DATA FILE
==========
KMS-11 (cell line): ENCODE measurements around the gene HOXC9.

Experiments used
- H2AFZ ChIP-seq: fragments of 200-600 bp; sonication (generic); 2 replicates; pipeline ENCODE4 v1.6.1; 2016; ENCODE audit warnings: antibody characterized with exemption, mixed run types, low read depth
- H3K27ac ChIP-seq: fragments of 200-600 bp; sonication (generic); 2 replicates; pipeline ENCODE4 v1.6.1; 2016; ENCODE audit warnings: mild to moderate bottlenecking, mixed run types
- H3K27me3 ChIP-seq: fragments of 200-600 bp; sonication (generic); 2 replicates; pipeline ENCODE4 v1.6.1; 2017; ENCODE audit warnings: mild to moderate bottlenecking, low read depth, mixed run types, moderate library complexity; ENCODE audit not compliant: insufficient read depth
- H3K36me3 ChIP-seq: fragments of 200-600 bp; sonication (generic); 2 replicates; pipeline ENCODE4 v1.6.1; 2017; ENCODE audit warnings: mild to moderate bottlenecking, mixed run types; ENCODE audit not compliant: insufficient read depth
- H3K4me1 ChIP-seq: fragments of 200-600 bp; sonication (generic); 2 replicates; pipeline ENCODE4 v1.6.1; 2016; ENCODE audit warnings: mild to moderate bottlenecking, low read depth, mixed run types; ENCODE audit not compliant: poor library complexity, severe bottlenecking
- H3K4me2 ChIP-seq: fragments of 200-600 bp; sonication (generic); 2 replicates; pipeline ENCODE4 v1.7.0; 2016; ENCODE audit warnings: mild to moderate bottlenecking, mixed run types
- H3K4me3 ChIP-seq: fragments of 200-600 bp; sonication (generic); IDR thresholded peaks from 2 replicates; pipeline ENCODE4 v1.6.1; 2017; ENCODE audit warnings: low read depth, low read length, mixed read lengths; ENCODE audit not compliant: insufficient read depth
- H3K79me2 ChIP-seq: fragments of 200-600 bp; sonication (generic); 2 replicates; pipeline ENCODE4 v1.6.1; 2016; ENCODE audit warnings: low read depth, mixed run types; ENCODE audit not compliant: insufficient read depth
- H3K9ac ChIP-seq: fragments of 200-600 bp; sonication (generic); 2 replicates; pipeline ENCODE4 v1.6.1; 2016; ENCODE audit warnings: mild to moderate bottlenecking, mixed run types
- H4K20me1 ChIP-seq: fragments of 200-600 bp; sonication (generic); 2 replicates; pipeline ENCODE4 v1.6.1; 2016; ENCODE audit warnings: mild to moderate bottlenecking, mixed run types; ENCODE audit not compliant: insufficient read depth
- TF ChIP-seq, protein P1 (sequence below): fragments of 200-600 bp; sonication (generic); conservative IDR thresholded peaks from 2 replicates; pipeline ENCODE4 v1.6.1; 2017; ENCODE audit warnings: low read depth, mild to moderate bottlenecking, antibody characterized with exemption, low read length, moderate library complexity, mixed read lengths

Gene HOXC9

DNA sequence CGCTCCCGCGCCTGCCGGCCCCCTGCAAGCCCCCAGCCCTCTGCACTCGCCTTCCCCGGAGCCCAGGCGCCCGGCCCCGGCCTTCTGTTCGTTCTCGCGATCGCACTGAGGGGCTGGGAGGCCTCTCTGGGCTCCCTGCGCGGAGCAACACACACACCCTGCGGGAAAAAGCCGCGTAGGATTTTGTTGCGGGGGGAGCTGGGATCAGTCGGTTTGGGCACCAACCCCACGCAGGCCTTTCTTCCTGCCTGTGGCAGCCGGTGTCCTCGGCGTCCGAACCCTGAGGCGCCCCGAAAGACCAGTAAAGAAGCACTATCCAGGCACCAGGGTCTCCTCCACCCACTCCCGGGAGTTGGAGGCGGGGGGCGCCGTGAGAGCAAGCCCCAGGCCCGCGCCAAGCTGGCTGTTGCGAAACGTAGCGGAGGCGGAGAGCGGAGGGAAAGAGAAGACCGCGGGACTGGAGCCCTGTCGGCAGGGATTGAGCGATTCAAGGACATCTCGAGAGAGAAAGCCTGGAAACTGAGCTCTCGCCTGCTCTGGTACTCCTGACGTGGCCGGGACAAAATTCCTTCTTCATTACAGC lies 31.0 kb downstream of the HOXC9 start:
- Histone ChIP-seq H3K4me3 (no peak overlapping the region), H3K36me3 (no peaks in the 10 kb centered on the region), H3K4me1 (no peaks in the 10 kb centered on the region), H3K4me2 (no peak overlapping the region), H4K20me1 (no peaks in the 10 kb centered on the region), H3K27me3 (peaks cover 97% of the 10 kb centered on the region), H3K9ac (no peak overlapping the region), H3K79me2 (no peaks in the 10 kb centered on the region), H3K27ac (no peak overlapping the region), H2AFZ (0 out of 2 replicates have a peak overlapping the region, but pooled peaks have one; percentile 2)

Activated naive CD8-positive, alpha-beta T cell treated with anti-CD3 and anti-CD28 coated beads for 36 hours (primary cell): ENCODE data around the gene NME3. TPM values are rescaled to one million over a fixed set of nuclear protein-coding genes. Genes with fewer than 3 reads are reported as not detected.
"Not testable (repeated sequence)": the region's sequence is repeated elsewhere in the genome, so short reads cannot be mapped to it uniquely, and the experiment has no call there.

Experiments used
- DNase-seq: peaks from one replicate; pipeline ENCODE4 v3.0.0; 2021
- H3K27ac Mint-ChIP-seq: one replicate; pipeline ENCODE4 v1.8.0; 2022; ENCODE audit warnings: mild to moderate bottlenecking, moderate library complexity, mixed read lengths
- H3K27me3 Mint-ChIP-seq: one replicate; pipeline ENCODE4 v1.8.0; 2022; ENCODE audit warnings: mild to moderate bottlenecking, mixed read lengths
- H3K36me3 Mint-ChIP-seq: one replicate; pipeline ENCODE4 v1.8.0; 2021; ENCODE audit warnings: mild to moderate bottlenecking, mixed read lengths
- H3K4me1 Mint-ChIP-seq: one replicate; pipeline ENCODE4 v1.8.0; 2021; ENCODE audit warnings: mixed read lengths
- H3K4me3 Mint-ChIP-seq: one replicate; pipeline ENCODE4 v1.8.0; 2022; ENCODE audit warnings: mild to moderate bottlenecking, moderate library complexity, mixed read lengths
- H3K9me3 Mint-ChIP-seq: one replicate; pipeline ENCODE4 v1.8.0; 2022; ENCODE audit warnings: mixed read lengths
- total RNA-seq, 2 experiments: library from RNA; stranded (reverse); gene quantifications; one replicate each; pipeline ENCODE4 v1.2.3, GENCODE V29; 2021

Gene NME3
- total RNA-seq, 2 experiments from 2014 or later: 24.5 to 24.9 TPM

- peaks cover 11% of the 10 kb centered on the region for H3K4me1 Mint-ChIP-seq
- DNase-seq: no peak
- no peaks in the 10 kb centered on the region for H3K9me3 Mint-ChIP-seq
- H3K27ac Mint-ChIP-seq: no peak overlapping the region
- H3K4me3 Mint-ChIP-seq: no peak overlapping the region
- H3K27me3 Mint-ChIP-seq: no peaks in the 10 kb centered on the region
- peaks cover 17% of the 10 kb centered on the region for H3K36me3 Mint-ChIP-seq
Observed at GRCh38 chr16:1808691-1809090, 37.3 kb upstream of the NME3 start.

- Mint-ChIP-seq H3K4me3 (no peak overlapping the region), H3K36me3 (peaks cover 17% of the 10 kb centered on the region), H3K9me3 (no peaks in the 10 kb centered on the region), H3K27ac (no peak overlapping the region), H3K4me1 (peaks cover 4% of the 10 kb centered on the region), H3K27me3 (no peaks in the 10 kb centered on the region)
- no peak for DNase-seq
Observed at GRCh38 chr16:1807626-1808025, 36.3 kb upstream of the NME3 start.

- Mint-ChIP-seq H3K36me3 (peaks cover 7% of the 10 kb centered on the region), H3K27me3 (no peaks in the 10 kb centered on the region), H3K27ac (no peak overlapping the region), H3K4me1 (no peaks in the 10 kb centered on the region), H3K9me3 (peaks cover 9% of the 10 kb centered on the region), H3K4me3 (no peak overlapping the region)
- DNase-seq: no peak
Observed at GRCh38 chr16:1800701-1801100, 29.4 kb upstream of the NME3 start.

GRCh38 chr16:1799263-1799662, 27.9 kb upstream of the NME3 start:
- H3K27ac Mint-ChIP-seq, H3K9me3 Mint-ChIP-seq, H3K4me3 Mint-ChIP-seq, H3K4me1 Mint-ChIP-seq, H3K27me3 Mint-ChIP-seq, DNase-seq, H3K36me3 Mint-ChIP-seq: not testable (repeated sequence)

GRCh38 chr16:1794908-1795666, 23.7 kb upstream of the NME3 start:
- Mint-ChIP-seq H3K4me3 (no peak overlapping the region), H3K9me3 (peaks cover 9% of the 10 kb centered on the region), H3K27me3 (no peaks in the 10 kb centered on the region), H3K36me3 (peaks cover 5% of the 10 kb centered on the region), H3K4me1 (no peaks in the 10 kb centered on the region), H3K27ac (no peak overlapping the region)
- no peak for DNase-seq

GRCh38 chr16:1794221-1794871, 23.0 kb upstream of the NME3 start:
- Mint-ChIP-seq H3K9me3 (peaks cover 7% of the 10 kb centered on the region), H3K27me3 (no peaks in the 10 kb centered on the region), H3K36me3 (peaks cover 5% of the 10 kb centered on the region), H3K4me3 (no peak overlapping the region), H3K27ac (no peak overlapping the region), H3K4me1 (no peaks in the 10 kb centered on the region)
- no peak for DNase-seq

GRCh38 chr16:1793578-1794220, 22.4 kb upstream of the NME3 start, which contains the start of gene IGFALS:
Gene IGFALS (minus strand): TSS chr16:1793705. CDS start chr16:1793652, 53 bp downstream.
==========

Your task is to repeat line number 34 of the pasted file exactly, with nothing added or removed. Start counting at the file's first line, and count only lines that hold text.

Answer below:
- H3K4me3 Mint-ChIP-seq: no peak overlapping the region